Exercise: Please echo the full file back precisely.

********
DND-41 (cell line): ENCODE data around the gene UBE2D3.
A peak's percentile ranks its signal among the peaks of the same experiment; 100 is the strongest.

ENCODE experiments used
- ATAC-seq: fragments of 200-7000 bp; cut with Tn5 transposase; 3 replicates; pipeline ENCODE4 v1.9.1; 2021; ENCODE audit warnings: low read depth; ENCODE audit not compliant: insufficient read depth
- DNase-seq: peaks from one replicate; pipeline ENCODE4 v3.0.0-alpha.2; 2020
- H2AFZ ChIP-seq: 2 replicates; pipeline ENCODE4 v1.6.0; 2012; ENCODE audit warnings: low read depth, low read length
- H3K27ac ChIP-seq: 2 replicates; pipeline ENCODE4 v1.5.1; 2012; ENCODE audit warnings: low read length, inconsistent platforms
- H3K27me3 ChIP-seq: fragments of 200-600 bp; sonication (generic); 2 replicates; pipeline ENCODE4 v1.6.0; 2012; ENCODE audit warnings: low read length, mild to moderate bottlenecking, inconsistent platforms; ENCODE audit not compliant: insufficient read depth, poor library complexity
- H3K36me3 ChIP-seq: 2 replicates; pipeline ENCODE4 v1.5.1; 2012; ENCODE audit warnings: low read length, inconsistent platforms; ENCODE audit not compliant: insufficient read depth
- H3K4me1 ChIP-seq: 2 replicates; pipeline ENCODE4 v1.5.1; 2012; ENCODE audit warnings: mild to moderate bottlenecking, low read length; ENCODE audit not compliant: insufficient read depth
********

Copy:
DND-41 (cell line): ENCODE data around the gene UBE2D3.
A peak's percentile ranks its signal among the peaks of the same experiment; 100 is the strongest.

ENCODE experiments used
- ATAC-seq: fragments of 200-7000 bp; cut with Tn5 transposase; 3 replicates; pipeline ENCODE4 v1.9.1; 2021; ENCODE audit warnings: low read depth; ENCODE audit not compliant: insufficient read depth
- DNase-seq: peaks from one replicate; pipeline ENCODE4 v3.0.0-alpha.2; 2020
- H2AFZ ChIP-seq: 2 replicates; pipeline ENCODE4 v1.6.0; 2012; ENCODE audit warnings: low read depth, low read length
- H3K27ac ChIP-seq: 2 replicates; pipeline ENCODE4 v1.5.1; 2012; ENCODE audit warnings: low read length, inconsistent platforms
- H3K27me3 ChIP-seq: fragments of 200-600 bp; sonication (generic); 2 replicates; pipeline ENCODE4 v1.6.0; 2012; ENCODE audit warnings: low read length, mild to moderate bottlenecking, inconsistent platforms; ENCODE audit not compliant: insufficient read depth, poor library complexity
- H3K36me3 ChIP-seq: 2 replicates; pipeline ENCODE4 v1.5.1; 2012; ENCODE audit warnings: low read length, inconsistent platforms; ENCODE audit not compliant: insufficient read depth
- H3K4me1 ChIP-seq: 2 replicates; pipeline ENCODE4 v1.5.1; 2012; ENCODE audit warnings: mild to moderate bottlenecking, low read length; ENCODE audit not compliant: insufficient read depth